Same thing with socializing. It can get awkward, unideal, messy, uncertain, and non smooth, but if you escape / procrastinate every time things don't work out because you have a perfectionist image of how things are supposed to be, then you'll never get good at it. You would try to be too careful / perfect / smooth. That leads to procrastination because you become paralyzed from trying to make sure there's no imperfection. Looking for the perfect moment / circumstances / method / guarantee before acting. Thus you halt the necessary process of mistakes and failure that leads to actual growth.

    Allowing yourself to make mistakes and fail is key to growth. Rather than mistake - stop to dwell on it - mistake - stop and escape towards something more easy and certain (porn). When it should be more like mistake - mistake - mistake - failure - rejection - failure - rejection - mistake - mistake - failure - some success - mistake - mistake - getting better - failure - rejection - rejection - success - mistake - mistake - success - success - rejection - failure - success - success - success - success - mistake.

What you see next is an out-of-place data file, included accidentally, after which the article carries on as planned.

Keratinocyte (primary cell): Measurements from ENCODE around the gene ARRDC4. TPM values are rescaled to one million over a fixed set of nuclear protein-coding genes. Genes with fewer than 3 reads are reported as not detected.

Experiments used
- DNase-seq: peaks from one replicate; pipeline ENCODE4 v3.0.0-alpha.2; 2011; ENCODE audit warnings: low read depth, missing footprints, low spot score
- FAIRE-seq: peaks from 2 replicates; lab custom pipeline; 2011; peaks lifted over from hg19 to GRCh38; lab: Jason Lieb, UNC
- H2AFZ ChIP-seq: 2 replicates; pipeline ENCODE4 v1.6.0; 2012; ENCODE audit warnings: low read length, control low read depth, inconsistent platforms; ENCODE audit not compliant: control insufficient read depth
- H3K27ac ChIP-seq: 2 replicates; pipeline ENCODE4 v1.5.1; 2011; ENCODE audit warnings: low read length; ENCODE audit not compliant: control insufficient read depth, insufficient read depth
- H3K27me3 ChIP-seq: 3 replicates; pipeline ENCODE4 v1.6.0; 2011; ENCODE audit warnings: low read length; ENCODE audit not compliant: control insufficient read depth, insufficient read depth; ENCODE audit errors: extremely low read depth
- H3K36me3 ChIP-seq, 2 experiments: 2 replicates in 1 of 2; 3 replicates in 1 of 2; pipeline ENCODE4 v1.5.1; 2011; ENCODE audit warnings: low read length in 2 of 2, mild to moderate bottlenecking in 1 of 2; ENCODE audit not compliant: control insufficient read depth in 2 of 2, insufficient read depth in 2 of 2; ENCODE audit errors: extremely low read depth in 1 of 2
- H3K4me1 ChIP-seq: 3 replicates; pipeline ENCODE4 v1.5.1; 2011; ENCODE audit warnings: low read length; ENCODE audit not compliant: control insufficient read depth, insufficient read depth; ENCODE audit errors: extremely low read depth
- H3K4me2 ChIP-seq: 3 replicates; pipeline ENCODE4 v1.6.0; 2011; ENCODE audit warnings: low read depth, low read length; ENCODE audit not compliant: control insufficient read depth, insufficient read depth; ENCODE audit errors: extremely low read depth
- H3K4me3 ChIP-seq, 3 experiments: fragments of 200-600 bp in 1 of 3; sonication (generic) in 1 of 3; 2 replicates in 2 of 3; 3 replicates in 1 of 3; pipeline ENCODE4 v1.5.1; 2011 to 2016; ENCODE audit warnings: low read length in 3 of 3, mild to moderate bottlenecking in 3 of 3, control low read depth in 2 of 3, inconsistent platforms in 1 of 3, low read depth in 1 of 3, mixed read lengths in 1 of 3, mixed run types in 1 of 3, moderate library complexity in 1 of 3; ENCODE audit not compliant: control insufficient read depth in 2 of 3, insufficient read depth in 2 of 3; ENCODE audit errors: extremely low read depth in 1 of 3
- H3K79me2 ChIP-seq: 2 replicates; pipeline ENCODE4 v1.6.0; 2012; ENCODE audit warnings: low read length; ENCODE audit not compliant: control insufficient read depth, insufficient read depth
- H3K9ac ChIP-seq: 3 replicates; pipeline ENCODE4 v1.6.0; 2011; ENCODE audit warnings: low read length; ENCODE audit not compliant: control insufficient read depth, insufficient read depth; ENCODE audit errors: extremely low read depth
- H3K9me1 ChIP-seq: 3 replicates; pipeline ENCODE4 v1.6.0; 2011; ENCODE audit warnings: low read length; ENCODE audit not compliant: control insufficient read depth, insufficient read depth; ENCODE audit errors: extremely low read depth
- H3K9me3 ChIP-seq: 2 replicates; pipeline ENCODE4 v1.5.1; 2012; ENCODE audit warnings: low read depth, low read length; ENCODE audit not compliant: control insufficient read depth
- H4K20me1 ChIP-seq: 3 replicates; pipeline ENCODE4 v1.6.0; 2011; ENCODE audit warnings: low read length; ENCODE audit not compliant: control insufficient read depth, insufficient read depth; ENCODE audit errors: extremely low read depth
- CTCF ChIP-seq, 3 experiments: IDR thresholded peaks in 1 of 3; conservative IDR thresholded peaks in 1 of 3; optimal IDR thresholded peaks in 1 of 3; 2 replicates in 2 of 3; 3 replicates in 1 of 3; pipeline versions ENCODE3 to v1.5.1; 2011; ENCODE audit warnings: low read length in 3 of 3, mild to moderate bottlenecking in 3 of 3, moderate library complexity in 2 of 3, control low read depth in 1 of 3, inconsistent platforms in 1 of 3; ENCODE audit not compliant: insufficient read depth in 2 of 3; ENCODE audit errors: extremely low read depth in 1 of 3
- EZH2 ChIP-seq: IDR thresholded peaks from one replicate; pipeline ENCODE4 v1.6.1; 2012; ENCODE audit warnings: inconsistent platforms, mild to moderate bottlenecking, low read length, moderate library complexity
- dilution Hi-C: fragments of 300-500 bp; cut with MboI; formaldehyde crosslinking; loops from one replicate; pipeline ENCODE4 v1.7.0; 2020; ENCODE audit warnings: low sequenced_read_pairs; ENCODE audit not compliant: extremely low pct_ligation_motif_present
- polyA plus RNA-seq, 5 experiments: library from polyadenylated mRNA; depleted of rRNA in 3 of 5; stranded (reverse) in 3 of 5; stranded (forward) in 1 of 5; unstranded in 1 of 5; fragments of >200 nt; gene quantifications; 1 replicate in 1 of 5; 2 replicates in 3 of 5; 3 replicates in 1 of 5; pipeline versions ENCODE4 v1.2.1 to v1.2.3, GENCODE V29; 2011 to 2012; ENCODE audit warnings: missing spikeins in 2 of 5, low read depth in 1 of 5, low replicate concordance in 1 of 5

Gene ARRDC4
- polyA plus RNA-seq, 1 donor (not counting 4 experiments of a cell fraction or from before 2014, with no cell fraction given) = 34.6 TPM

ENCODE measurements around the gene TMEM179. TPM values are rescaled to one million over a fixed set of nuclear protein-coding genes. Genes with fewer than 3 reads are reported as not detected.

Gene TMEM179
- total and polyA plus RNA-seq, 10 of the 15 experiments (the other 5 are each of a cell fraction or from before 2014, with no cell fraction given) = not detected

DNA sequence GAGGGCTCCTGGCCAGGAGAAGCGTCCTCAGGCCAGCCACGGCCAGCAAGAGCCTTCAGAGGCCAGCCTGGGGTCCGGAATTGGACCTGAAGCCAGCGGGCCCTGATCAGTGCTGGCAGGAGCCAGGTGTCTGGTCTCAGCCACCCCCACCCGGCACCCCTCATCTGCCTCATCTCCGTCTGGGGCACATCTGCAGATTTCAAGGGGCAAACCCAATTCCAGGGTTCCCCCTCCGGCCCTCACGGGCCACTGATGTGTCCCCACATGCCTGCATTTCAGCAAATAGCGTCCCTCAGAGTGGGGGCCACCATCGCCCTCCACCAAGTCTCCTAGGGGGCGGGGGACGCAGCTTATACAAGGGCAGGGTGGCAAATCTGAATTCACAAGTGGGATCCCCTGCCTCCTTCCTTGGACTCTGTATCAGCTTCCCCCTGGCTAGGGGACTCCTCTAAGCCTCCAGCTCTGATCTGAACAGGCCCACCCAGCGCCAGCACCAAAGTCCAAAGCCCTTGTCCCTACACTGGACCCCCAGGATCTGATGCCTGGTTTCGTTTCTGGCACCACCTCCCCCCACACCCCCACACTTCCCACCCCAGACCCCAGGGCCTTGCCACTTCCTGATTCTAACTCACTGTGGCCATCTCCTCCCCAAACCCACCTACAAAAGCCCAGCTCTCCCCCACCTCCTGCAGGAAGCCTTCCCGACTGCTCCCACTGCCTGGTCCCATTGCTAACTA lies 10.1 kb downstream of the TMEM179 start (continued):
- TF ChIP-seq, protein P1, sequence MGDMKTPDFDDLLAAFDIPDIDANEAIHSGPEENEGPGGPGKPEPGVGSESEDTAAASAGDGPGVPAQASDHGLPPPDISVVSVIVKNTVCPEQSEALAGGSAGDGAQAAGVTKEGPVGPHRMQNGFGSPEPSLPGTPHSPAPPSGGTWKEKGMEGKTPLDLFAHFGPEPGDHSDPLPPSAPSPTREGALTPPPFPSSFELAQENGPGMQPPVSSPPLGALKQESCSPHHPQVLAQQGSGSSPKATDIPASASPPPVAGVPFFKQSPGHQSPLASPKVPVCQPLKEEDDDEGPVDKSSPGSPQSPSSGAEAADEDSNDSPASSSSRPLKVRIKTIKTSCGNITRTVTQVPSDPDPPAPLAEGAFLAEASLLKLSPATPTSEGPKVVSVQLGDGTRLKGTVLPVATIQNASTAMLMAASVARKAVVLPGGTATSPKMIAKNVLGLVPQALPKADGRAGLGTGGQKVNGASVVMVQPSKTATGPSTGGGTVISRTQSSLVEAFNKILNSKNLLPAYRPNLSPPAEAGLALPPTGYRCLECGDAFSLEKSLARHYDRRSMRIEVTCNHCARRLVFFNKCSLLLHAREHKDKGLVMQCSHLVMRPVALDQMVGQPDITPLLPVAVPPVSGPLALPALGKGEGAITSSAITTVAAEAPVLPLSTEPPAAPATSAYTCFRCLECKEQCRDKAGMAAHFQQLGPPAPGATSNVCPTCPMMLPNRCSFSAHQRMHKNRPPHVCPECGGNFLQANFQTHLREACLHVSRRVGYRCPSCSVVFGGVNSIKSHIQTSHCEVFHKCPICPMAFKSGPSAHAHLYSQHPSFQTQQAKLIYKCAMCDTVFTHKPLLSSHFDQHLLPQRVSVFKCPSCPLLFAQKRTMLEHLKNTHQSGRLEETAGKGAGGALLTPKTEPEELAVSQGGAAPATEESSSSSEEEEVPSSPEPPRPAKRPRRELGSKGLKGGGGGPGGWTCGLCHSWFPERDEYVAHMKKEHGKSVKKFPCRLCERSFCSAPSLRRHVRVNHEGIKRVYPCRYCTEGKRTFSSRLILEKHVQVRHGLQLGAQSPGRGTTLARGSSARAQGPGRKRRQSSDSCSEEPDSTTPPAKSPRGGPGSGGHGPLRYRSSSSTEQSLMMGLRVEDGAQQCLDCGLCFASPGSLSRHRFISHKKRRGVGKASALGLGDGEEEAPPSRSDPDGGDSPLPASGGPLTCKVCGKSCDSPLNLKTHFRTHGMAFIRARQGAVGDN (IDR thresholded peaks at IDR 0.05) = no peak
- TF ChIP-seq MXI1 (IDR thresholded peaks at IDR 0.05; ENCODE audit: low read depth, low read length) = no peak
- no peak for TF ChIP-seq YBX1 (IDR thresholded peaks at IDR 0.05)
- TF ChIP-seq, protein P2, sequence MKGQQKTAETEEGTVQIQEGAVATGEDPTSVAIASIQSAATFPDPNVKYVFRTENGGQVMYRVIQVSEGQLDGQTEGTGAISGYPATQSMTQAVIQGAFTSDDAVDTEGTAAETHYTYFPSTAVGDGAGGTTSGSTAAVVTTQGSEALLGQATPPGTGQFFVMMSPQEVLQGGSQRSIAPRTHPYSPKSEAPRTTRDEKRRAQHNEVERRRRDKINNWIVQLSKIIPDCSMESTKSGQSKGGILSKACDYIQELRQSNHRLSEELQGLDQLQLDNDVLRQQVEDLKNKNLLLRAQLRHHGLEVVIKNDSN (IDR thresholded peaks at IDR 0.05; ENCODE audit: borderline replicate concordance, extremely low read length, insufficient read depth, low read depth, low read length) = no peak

It's not about being perfect. It's about being perfectly fine with your imperfection. People connect more with imperfection and being real. These days I say and do awkward, non smooth, and imperfect things all the time, but I don't stop to dwell on it, I just keep going and other people support me when I fuck up and I help them out when they fuck up in an interaction.

    The more you attempt, the more you'll fail, but also the more you'll succeed.

    The less you attempt (dwelling on each mistake / failure / rejection), the less you'll fail, but also the less you'll succeed.

    I say and do some dumb shit sometimes, but because it doesn't bother me nor do I make a big deal about it anymore the other person doesn't care either.

    So give yourself permission to be non smooth. Taking action that leads to mistakes, failure, and rejection is the way to gain competence and confidence.
  2. asbgca

    asbgca Fapstronaut